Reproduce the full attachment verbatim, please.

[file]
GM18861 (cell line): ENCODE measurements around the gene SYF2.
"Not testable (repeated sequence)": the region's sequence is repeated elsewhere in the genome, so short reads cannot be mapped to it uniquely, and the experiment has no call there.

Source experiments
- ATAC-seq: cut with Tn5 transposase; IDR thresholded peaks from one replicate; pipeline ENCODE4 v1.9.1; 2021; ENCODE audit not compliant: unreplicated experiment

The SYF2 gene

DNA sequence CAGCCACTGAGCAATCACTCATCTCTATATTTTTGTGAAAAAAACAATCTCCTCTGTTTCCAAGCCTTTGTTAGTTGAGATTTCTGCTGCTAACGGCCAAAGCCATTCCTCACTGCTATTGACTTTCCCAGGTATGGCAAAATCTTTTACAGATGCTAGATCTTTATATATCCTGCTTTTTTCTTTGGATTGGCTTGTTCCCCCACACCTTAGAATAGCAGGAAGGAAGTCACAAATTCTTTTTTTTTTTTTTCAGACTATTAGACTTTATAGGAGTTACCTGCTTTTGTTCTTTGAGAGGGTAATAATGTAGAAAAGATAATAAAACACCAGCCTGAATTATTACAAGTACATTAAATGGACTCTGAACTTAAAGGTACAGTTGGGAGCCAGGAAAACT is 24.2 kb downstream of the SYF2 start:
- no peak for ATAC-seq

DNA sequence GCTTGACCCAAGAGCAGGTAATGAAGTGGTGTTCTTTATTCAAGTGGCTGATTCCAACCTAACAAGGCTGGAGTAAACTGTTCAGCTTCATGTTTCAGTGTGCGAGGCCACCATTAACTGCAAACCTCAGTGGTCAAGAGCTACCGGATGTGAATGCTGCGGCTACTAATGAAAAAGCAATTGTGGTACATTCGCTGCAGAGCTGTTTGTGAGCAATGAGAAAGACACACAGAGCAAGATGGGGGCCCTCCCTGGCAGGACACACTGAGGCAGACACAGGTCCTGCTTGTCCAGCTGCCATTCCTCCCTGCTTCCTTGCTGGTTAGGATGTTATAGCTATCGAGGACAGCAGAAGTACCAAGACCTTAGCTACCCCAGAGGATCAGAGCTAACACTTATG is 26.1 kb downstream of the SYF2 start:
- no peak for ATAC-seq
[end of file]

GM18861 (cell line): ENCODE measurements around the gene SYF2.
"Not testable (repeated sequence)": the region's sequence is repeated elsewhere in the genome, so short reads cannot be mapped to it uniquely, and the experiment has no call there.

Source experiments
- ATAC-seq: cut with Tn5 transposase; IDR thresholded peaks from one replicate; pipeline ENCODE4 v1.9.1; 2021; ENCODE audit not compliant: unreplicated experiment

The SYF2 gene

DNA sequence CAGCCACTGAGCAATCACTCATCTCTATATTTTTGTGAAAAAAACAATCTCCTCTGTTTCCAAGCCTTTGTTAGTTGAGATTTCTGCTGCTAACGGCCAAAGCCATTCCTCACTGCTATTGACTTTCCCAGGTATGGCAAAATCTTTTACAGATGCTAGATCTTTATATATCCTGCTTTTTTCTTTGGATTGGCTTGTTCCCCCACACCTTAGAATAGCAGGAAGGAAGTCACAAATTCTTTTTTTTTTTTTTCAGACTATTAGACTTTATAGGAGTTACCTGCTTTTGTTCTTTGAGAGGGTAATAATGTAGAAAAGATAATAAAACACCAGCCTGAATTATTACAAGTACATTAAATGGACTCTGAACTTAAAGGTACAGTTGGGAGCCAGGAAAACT is 24.2 kb downstream of the SYF2 start:
- no peak for ATAC-seq

DNA sequence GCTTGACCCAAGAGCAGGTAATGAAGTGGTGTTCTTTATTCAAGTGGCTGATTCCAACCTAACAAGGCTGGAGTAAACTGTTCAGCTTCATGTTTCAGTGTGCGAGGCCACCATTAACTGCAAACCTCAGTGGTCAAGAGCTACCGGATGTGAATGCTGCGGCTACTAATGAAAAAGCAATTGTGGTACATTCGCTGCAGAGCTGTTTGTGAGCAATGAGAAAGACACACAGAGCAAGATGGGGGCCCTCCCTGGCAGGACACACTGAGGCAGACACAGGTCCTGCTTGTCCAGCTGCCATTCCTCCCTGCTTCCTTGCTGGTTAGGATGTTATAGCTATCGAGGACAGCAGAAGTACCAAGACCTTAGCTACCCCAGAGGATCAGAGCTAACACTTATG is 26.1 kb downstream of the SYF2 start:
- no peak for ATAC-seq